Computer Crime Research Center


Cyber-terrorism becomes national priority

Date: March 27, 2008
By: Mark Ballard

THE UK government has marked the internet as one of the three most serious threats the nation has to face from terrorists.

The National Security Strategy, published yesterday, was vague about how exactly the UK would fortify itself against cyber attack.

But it said it would monitor international internet traffic.

And the broader proposals could mark the end of life as we know it in Britain.

It's premise was a complex interplay of threats including ecological disaster, disease, crime, burgeoning world population, dwindling food and energy resources, terrorism and starker inequalities of wealth would challenge Britain's unusually prosperous world position.

These were transnational threats like none that have faced the world before, it said. While hostile threats were more likely to come from independent people than other states. Surveillance of British subjects was therefore a central plank of the proposal.

Along with the economy and the global demands of population, the internet was one of the three greatest vulnerabilities for the UK, said the report.

"Our investment in responses to new threats, such as cyberattack, will potentially help us in responding to a wide range of different hostile actors – from terrorist networks to trans-national crime networks, and from non-state actors to foreign states," it said.

But it spoke vaguely about how it would tackle this threat. It would become a greater priority for the security services.

There was also a brief reference to the "interception modernisation programme ", of which the government has said very little since it announced vaguely in February.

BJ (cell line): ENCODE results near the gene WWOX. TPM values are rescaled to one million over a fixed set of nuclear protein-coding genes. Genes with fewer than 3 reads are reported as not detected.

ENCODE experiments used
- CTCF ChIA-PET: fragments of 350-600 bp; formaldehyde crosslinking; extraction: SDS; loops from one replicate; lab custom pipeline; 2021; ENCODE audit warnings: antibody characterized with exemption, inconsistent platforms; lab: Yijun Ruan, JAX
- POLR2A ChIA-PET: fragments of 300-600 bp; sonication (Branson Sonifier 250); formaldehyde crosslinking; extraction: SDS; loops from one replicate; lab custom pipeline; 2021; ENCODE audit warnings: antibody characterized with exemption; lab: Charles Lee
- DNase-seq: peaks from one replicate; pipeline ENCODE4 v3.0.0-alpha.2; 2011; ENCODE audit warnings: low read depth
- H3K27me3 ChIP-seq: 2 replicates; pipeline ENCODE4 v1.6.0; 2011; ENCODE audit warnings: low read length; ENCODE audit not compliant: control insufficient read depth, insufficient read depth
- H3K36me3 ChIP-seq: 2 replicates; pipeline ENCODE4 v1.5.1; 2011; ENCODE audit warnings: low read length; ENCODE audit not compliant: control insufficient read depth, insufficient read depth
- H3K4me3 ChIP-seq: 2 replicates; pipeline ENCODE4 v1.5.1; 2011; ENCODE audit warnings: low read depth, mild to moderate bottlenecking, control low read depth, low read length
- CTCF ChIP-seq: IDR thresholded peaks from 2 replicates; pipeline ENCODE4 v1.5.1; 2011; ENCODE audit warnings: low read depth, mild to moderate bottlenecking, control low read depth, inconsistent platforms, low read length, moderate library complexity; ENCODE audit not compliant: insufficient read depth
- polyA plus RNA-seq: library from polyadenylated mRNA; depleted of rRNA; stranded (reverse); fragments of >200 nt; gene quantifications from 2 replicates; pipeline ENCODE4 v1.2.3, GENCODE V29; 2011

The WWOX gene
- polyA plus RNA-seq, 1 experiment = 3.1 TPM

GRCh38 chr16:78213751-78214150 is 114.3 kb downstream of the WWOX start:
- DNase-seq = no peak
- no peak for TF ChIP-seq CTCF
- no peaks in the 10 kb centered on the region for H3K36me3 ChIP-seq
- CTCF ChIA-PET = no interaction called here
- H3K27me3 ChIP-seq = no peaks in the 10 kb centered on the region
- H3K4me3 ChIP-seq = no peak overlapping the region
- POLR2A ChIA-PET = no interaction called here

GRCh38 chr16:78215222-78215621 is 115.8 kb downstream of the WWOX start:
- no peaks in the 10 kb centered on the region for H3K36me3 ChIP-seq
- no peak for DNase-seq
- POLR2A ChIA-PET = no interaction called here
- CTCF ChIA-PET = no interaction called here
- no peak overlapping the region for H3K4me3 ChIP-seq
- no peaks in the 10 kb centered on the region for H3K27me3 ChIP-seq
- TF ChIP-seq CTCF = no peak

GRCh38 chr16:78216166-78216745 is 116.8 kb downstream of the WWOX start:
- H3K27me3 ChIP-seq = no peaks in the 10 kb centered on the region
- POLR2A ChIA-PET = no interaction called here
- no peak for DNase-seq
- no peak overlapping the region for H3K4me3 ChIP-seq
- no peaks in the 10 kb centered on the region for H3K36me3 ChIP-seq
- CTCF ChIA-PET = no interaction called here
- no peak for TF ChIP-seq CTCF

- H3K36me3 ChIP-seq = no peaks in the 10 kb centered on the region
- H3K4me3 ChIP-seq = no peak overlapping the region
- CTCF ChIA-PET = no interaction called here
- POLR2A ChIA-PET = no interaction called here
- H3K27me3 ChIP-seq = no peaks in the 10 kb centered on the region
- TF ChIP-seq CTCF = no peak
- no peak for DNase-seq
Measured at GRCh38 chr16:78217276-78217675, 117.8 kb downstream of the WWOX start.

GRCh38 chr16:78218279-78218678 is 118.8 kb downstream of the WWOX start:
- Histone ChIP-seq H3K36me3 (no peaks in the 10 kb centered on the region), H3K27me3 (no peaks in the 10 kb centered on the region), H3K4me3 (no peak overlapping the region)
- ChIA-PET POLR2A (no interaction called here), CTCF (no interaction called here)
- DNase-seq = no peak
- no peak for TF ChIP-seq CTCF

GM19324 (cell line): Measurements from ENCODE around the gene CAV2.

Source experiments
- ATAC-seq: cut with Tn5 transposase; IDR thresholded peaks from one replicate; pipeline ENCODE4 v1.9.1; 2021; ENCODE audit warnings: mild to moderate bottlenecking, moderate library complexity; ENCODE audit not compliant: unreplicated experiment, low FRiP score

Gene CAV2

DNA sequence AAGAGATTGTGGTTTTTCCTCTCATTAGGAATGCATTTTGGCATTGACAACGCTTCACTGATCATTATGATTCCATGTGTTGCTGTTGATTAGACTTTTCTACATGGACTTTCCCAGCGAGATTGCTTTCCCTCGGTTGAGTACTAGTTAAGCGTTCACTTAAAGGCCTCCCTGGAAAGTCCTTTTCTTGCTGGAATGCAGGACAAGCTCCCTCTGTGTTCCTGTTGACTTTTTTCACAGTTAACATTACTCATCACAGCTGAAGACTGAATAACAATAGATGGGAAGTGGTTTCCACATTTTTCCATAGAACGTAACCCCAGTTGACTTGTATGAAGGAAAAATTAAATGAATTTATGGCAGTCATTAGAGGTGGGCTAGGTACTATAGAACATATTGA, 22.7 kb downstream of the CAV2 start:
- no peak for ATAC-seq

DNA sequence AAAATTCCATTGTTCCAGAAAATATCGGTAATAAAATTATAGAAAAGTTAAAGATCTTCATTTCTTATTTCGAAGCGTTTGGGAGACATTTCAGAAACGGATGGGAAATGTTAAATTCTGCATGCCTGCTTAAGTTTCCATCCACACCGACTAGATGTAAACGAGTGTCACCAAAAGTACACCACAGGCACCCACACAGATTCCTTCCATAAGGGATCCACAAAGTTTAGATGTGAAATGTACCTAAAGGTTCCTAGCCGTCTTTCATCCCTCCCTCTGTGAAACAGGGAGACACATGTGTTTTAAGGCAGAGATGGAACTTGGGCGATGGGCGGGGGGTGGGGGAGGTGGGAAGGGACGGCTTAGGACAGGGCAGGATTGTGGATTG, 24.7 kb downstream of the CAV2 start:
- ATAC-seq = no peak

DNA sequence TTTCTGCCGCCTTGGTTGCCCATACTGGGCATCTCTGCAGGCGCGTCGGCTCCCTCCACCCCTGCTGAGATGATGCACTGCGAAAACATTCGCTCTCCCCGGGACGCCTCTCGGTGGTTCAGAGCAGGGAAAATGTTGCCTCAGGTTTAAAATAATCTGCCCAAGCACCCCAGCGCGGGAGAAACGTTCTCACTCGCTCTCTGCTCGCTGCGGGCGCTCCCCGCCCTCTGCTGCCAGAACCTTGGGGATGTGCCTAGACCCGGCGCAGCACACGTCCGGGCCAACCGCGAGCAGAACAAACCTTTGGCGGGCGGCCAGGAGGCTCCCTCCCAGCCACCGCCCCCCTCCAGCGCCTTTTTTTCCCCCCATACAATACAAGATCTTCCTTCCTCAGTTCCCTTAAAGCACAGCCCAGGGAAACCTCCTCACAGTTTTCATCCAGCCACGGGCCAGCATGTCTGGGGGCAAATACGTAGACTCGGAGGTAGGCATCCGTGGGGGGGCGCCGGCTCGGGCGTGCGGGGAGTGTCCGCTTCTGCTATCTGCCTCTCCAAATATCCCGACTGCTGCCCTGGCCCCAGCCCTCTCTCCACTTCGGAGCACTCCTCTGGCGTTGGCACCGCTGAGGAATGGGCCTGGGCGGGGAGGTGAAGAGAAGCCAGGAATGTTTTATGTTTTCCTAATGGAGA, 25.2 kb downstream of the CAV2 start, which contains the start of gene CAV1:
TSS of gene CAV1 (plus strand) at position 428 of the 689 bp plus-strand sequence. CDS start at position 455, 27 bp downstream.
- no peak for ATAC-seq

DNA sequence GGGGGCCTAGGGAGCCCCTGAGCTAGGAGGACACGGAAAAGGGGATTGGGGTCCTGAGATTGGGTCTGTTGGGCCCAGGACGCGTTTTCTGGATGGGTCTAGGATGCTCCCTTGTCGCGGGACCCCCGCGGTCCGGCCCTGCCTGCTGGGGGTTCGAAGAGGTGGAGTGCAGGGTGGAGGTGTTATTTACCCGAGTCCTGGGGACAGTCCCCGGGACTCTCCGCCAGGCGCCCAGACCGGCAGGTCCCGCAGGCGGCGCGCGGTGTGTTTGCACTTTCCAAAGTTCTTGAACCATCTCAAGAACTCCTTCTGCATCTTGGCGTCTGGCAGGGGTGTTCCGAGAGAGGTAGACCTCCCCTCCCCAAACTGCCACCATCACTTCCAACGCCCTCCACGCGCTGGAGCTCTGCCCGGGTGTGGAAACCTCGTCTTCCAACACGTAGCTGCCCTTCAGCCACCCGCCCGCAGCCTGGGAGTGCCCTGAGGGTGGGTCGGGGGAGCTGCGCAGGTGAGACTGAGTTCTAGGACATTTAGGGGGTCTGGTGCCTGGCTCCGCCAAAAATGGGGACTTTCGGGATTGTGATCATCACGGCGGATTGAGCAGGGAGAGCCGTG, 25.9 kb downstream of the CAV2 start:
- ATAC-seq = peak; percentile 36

"We are also investing, through the interception modernisation programme, to update our intelligence and law-enforcement capability to meet the challenges of rapidly advancing communications technology," it said.

But it did promise to monitor international internet traffic:

"We support international efforts to monitor and protect the safety and security of new technology including the internet and communications networks," it said.

It proposed a radical change to life in Britain, though suggested that Britain's fortifications should not alter British life.

It said that "crowded places (including cinemas, theatres, pubs, nightclubs, restaurants, hotels and commercial centres, hospitals, schools and places of worship" should be barricaded against terrorist attack.

Buildings should be made from "blast-resistant materials" to protect from " car-bomb attack" and communities should be prepared for such possibilities.

Suspected criminals and terrorist should be tracked through borders using sophisticated surveillance technology and data about suspects should be shared internationally, with the G8 and UN countries, as well as the EU where police forces are already establishing links between

It proposed: "Developing new systems to ensure the rapid and secure exchange of information including DNA records, vehicle information, foreign criminal records, stolen goods, and passenger data".

By 2011, 95 per cent of people who travelled through British borders would be checked against a police database, or "watch-list". The use of such a list in the US has led to the harassment, torture and incarceration of innocent people by the border security services.

There should be more covert intelligence within Britain's borders as well, it said. The Identity Card scheme was a central plank of the security plan. Barriers between the police, security and services and civilian government departments would be pulled down.

Military, security and civil spending on surveillance technology would be increased. The distinction between foreign and civil policy measures, and between military and civilian response to perceived threats, would be removed.

This sounded like a similar EU strategy that has been dubbed by Statewatch, the civil liberties campaign group, as the security-industrial complex, after President Eisenhower's 1961 warning against the unwelcome influence of powerful military business interests on civilian life. The military firms produce much of the surveillance tech that is being turned on civil society.

However, the report appeared to wrest control for security from the hawks. It's most important thread are its Brownite concerns for international development and equality been peoples: tackling the causes of terrorism, if you like.

It also called for diplomacy over war, an acceptance that life involves risk, and a measured response to perceived threats. It was nevertheless, a pessimist's document. It is a pessimist's subject.

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